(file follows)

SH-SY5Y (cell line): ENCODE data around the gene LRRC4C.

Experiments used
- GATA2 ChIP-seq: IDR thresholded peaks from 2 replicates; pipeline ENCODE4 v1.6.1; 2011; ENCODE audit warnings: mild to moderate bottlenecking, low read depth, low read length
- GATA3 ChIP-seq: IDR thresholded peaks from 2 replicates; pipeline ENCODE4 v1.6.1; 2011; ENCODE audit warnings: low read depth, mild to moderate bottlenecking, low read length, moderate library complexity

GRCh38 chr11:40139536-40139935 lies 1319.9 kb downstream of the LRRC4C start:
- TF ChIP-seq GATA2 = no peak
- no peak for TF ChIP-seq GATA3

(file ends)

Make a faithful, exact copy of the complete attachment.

SH-SY5Y (cell line): ENCODE data around the gene LRRC4C.

Experiments used
- GATA2 ChIP-seq: IDR thresholded peaks from 2 replicates; pipeline ENCODE4 v1.6.1; 2011; ENCODE audit warnings: mild to moderate bottlenecking, low read depth, low read length
- GATA3 ChIP-seq: IDR thresholded peaks from 2 replicates; pipeline ENCODE4 v1.6.1; 2011; ENCODE audit warnings: low read depth, mild to moderate bottlenecking, low read length, moderate library complexity

GRCh38 chr11:40139536-40139935 lies 1319.9 kb downstream of the LRRC4C start:
- TF ChIP-seq GATA2 = no peak
- no peak for TF ChIP-seq GATA3